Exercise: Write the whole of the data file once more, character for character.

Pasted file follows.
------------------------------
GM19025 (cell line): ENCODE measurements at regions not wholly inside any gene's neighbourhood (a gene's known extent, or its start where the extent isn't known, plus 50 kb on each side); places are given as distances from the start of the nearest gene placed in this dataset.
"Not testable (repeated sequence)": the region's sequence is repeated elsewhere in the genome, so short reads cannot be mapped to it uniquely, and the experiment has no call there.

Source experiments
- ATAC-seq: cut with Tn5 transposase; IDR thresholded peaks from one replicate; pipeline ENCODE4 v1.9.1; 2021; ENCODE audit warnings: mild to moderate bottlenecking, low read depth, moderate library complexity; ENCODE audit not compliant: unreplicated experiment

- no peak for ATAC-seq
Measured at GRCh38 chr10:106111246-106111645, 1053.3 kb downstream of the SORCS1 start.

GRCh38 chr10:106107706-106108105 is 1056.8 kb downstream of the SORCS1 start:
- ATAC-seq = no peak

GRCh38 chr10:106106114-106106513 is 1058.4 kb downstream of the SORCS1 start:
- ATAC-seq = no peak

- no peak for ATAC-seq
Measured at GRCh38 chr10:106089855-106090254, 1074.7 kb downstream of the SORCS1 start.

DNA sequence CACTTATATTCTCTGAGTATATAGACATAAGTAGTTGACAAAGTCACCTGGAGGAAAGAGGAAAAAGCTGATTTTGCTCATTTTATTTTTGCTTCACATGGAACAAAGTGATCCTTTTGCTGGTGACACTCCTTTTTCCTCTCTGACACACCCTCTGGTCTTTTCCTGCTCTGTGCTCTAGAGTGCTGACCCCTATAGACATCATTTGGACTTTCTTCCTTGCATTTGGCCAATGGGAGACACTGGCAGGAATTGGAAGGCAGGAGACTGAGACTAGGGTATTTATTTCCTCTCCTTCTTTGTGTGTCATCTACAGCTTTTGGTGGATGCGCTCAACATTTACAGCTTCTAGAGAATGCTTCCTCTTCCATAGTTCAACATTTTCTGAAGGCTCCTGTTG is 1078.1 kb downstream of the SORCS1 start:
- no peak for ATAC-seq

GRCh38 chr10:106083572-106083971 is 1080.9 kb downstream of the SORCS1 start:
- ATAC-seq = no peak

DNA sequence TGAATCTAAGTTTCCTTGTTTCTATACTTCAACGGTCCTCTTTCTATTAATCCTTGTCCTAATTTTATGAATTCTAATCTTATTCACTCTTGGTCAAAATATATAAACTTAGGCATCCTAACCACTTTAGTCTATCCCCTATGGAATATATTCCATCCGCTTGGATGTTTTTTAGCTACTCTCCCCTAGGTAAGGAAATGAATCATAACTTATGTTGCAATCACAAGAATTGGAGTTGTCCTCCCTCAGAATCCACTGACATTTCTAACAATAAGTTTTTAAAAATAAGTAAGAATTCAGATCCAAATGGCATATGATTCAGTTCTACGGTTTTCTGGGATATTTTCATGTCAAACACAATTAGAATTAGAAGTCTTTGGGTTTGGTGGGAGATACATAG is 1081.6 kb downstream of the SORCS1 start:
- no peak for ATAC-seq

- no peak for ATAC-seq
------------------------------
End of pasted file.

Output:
GM19025 (cell line): ENCODE measurements at regions not wholly inside any gene's neighbourhood (a gene's known extent, or its start where the extent isn't known, plus 50 kb on each side); places are given as distances from the start of the nearest gene placed in this dataset.
"Not testable (repeated sequence)": the region's sequence is repeated elsewhere in the genome, so short reads cannot be mapped to it uniquely, and the experiment has no call there.

Source experiments
- ATAC-seq: cut with Tn5 transposase; IDR thresholded peaks from one replicate; pipeline ENCODE4 v1.9.1; 2021; ENCODE audit warnings: mild to moderate bottlenecking, low read depth, moderate library complexity; ENCODE audit not compliant: unreplicated experiment

- no peak for ATAC-seq
Measured at GRCh38 chr10:106111246-106111645, 1053.3 kb downstream of the SORCS1 start.

GRCh38 chr10:106107706-106108105 is 1056.8 kb downstream of the SORCS1 start:
- ATAC-seq = no peak

GRCh38 chr10:106106114-106106513 is 1058.4 kb downstream of the SORCS1 start:
- ATAC-seq = no peak

- no peak for ATAC-seq
Measured at GRCh38 chr10:106089855-106090254, 1074.7 kb downstream of the SORCS1 start.

DNA sequence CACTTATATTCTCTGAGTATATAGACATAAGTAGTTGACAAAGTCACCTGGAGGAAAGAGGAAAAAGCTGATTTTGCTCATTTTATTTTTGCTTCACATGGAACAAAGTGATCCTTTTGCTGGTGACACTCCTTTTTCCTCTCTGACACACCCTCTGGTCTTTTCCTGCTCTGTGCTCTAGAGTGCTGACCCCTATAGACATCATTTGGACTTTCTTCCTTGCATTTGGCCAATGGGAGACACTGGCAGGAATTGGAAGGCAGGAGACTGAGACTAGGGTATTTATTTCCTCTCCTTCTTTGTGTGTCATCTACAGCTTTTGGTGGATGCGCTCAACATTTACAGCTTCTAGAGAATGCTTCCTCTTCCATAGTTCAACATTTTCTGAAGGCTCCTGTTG is 1078.1 kb downstream of the SORCS1 start:
- no peak for ATAC-seq

GRCh38 chr10:106083572-106083971 is 1080.9 kb downstream of the SORCS1 start:
- ATAC-seq = no peak

DNA sequence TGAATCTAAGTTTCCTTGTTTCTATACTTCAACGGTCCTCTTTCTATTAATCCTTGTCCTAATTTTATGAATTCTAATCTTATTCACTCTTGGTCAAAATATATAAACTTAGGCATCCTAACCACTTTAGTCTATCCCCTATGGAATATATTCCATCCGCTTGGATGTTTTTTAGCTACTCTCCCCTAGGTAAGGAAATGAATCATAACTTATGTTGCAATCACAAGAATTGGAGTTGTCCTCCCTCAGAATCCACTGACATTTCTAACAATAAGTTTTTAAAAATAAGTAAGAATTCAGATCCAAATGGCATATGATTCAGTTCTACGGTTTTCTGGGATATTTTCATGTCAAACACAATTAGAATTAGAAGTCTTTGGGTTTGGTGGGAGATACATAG is 1081.6 kb downstream of the SORCS1 start:
- no peak for ATAC-seq

- no peak for ATAC-seq